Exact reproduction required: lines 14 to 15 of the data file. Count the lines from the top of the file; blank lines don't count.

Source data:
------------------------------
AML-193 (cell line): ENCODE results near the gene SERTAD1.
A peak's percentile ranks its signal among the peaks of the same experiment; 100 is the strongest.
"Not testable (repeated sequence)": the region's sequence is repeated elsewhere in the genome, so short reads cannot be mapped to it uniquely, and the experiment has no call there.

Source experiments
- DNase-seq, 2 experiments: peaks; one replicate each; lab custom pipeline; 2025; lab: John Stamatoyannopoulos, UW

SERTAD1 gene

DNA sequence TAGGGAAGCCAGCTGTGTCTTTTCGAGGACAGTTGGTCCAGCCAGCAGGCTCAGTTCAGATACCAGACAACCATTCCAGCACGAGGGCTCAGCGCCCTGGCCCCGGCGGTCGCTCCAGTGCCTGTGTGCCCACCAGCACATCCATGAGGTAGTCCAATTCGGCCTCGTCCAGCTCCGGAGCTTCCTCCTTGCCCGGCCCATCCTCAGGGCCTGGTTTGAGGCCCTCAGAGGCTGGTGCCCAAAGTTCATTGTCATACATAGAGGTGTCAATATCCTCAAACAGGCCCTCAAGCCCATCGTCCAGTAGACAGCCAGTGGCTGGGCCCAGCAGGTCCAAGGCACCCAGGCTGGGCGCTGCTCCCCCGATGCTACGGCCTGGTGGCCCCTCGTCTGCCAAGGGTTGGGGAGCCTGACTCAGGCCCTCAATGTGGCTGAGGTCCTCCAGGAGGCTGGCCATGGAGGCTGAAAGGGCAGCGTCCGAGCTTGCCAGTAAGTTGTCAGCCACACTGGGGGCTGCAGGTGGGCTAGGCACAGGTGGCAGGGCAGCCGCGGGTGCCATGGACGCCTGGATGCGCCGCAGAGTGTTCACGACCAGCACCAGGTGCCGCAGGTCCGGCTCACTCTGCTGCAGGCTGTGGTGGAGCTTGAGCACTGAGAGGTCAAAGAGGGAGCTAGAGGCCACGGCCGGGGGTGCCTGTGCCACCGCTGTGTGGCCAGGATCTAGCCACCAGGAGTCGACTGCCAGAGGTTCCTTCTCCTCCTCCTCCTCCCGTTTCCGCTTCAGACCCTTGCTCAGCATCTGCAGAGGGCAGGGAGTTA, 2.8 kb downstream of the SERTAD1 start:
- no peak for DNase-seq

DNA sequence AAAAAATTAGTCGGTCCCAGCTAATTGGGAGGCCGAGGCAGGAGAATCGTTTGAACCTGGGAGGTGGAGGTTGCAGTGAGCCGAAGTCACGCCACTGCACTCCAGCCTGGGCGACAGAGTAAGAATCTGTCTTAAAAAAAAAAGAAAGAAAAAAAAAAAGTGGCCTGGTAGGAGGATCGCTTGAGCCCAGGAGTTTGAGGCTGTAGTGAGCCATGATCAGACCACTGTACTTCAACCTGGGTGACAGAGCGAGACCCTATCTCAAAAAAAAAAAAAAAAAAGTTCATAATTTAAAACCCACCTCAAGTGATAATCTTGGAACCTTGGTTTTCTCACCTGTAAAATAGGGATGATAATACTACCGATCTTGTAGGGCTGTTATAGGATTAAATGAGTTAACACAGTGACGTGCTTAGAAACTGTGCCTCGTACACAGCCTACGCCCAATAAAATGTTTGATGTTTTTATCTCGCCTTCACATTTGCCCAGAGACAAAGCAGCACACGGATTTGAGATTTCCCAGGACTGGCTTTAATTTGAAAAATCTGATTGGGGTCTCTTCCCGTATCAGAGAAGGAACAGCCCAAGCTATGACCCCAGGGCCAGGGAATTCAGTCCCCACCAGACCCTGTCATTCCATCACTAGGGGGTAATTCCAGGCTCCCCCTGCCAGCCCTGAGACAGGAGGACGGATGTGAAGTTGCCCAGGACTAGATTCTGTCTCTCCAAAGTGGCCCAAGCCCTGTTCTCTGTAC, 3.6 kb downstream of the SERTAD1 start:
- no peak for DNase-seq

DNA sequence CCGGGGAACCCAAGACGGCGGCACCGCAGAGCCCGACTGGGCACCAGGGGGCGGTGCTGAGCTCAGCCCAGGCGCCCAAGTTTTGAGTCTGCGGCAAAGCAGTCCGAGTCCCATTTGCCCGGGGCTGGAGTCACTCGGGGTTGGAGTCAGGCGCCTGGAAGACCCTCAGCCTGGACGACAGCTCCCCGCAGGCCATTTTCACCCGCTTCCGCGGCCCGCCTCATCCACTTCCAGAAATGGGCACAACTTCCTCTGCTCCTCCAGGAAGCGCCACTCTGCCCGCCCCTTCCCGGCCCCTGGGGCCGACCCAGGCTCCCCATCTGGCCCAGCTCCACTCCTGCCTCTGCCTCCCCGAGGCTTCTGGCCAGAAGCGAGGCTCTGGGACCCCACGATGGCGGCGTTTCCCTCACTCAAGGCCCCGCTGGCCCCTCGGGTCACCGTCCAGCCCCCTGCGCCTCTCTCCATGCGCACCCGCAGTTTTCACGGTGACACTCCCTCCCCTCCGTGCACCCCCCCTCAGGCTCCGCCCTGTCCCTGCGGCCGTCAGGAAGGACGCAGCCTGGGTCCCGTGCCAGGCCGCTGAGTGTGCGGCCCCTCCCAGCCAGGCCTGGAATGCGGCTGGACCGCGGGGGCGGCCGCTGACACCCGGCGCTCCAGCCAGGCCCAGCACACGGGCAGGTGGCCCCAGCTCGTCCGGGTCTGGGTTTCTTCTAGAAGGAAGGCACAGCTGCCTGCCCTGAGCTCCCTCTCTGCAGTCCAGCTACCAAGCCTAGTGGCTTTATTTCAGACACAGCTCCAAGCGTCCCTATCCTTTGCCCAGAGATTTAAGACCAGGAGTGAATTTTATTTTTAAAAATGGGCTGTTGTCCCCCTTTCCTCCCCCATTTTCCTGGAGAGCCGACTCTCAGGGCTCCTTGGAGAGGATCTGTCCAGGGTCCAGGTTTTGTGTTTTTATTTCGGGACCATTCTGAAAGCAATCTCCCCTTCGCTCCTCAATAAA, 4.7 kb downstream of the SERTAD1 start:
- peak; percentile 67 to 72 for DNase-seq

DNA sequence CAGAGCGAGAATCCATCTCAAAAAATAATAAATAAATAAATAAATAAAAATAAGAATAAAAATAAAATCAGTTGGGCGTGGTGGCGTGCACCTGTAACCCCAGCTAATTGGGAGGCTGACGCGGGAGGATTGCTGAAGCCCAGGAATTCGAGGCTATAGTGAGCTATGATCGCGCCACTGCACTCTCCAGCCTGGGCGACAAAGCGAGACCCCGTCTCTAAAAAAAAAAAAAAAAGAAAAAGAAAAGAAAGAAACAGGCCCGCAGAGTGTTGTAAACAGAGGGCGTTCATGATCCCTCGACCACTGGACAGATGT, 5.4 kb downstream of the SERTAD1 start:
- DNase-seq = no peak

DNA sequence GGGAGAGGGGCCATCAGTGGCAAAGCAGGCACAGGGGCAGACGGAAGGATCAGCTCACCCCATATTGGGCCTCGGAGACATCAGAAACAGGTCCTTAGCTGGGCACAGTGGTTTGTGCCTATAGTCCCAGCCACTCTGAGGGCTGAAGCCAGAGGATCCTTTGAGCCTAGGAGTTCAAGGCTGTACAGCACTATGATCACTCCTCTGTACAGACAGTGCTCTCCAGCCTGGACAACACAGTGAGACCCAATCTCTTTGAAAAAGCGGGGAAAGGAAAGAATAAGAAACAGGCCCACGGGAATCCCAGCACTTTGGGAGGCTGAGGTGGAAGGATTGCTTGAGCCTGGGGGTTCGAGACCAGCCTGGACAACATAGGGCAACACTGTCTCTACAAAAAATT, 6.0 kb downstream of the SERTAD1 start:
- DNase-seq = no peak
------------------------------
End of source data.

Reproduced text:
- DNase-seq = no peak

DNA sequence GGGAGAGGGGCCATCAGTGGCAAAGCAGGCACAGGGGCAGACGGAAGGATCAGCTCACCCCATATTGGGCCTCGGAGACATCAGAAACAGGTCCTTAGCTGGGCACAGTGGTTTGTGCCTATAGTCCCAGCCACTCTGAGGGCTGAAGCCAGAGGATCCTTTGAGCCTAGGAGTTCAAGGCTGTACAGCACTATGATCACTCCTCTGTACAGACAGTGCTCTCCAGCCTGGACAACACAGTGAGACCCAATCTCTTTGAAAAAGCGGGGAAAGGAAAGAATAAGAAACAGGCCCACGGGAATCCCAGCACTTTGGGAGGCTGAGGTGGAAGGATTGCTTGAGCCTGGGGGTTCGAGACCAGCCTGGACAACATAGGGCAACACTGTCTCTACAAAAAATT, 6.0 kb downstream of the SERTAD1 start: